By Lazar Emanuel [Originally published in NYPRR February 2000]
The current urge to merge is nowhere more pervasive than in the legal profession. The merger of two law firms can be especially traumatic to clients who are suddenly confronted with changes in address, phone number and even personnel, without prior notice.
In recognition of the trauma suffered by clients, the Association of the Bar of the city of New York has issued its Formal Opinion No. 1999-04.
The Opinion asks the question:
When one law firm merges into another, does it need to obtain the consent of its clients to the handling of their matters by the resulting firm.
The conclusion reached by the Opinion is that, in the absence of an agreement to the contrary, the client’s consent is not necessary, but that notice to the client may be — at least in those cases in which the client’s matters will be handled by a firm materially different from the one she knew and relied on.
[The Opinion notes but does not consider the special issues which may arise when one of the merging firms has an outstanding retainer agreement with a client.]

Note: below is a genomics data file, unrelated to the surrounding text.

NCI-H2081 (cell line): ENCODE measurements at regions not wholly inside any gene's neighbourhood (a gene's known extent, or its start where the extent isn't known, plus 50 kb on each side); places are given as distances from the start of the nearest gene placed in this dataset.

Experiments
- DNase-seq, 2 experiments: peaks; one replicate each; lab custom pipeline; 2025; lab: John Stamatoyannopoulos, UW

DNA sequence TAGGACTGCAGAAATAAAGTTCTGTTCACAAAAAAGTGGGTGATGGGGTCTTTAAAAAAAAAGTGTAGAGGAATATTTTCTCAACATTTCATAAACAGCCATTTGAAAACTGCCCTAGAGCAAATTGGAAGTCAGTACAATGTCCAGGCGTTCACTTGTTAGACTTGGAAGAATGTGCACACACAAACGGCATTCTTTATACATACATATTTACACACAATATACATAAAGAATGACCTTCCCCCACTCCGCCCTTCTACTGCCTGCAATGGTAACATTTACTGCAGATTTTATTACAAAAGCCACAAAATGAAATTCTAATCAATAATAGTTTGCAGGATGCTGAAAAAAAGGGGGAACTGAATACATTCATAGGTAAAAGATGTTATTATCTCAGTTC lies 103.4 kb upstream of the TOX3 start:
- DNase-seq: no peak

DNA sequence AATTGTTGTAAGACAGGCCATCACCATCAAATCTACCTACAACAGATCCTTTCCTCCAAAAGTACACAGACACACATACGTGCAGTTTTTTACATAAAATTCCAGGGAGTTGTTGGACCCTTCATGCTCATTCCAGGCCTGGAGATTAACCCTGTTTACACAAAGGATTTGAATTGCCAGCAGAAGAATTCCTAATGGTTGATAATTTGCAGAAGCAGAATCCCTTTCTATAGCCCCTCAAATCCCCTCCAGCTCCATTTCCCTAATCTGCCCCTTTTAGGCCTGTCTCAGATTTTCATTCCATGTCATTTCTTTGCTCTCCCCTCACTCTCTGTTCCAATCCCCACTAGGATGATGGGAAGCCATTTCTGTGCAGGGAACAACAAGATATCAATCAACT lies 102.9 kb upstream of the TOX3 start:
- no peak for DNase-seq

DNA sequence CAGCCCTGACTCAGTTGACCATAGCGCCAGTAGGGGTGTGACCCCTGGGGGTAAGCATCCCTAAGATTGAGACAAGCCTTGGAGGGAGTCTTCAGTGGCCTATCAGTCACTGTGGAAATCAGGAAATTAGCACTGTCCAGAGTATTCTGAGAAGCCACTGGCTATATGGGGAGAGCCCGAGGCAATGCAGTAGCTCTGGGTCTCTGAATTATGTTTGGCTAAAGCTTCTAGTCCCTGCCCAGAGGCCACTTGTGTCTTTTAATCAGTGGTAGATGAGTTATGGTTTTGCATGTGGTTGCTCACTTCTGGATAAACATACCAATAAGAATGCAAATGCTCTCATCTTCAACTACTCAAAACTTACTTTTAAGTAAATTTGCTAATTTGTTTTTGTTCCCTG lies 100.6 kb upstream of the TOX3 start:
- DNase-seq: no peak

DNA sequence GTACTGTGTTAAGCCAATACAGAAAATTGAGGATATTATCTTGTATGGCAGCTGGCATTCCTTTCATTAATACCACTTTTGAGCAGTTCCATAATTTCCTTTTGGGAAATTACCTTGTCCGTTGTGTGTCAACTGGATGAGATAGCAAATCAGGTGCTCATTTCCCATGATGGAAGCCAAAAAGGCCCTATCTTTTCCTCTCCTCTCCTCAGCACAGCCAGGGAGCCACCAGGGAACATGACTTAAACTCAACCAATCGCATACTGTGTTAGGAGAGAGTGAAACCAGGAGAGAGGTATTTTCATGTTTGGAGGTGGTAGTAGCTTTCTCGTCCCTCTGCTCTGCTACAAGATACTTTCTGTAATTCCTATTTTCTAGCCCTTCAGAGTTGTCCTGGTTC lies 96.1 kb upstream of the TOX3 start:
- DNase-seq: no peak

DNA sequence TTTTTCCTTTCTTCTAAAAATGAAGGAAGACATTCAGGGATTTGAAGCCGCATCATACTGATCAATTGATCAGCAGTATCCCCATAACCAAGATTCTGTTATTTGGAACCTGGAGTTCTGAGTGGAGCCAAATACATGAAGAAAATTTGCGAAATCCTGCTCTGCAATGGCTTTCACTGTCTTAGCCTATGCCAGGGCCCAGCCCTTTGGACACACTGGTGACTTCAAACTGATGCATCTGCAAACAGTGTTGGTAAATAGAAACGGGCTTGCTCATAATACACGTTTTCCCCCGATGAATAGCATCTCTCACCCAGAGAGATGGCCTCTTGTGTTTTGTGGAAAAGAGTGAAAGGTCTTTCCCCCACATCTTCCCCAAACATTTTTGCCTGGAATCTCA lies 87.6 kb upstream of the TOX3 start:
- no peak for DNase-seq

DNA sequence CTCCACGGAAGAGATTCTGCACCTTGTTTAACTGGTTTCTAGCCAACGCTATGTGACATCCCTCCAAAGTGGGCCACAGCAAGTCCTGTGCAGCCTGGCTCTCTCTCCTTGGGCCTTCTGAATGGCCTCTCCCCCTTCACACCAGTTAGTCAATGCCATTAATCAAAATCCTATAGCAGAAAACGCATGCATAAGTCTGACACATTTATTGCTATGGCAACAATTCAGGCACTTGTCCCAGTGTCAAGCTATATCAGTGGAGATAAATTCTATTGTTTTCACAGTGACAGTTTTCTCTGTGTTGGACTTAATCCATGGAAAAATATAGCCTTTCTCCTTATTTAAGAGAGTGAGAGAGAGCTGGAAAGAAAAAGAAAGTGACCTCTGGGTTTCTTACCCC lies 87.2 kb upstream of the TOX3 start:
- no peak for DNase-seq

Distinguished from Sale of Practice
The Opinion distinguishes between the merger of two firms and the sale of a law practice. It notes that the sale of a practice is a much more disruptive event to the client than a merger, after which the client’s attorney is likely to continue to represent him. It also notes that specific provision for notice to clients in the case of sales is contained in the New York Code of Professional Responsibility (DR 2-111), but that no similar provision is made for mergers.
Nevertheless, the Opinion advises that notice should be given to clients whenever the firm resulting from a merger is “materially different from the one that had previously represented the client.”
The opinion gives three examples of mergers which would result in a new firm materially different from the firm the client knew and relied on:
• A three-man firm merges into a firm of 300 lawyers. The clients of the larger firm many not care, but the clients of the smaller firm almost certainly will;
• A personal injury firm merges into a firm specializing in corporate matters;
• A firm representing the union side in labor disputes merges into a firm representing management.
Except for the three examples cited in the Opinion, the issue of materialty is left to the discretion of the surviving firm.
However, since notice would seem, after all, to be a relatively simple matter, it is probably advisable to give notice whenever a merger of two pre-existing firms occurs.
Lazar Emanuel is the Publisher of NYPRR.
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